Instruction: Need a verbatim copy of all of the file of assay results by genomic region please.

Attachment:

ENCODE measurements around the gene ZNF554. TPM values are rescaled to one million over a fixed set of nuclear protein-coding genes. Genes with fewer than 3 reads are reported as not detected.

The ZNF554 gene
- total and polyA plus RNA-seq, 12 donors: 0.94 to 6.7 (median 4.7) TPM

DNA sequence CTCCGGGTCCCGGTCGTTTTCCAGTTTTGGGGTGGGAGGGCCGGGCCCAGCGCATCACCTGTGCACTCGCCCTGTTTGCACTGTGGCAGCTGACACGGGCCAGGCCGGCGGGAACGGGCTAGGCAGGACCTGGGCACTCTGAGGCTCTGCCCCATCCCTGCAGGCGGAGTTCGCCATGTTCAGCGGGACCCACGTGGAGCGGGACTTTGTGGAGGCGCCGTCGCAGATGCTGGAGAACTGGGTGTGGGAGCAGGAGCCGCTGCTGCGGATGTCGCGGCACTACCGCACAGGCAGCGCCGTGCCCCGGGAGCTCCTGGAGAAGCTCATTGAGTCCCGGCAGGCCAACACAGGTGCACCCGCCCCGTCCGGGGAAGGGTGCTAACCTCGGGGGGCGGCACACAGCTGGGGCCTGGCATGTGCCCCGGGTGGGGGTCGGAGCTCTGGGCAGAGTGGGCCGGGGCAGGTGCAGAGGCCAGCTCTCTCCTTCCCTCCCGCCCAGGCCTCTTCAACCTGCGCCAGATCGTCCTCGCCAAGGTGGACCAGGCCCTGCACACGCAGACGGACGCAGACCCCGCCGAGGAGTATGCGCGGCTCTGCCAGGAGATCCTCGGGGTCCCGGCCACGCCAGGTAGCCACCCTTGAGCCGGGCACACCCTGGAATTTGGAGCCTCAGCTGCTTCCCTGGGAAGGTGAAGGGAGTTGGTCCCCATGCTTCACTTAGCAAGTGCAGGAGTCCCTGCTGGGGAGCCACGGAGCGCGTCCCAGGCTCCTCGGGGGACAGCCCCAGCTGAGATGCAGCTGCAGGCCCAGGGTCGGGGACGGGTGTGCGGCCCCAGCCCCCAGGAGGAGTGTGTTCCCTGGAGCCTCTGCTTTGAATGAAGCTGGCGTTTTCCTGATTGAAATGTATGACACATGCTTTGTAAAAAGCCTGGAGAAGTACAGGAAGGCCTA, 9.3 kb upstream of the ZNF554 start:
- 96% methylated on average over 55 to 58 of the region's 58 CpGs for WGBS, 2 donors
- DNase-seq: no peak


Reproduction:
ENCODE measurements around the gene ZNF554. TPM values are rescaled to one million over a fixed set of nuclear protein-coding genes. Genes with fewer than 3 reads are reported as not detected.

The ZNF554 gene
- total and polyA plus RNA-seq, 12 donors: 0.94 to 6.7 (median 4.7) TPM

DNA sequence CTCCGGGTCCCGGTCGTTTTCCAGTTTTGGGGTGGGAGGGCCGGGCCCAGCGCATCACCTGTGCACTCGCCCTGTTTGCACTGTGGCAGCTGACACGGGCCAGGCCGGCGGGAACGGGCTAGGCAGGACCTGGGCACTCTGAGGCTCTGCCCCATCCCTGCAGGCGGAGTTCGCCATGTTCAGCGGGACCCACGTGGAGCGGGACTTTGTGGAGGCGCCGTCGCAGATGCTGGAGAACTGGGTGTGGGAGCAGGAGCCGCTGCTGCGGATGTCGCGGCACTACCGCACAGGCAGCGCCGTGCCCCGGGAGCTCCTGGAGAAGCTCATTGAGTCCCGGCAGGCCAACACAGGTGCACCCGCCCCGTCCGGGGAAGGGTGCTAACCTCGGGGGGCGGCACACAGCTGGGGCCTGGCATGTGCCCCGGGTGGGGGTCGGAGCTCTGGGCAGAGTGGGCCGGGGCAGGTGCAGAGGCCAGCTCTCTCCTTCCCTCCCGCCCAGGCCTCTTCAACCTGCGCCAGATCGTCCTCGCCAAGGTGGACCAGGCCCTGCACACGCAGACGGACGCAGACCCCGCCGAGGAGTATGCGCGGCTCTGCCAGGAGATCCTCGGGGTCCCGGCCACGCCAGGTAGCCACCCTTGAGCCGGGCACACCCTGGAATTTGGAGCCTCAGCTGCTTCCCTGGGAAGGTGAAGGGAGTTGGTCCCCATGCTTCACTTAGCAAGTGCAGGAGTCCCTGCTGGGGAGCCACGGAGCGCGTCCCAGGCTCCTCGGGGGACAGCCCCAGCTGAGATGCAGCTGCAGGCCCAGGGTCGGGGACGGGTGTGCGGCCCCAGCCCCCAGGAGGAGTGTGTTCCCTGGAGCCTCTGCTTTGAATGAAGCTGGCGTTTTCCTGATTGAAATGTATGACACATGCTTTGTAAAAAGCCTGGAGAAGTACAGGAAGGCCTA, 9.3 kb upstream of the ZNF554 start:
- 96% methylated on average over 55 to 58 of the region's 58 CpGs for WGBS, 2 donors
- DNase-seq: no peak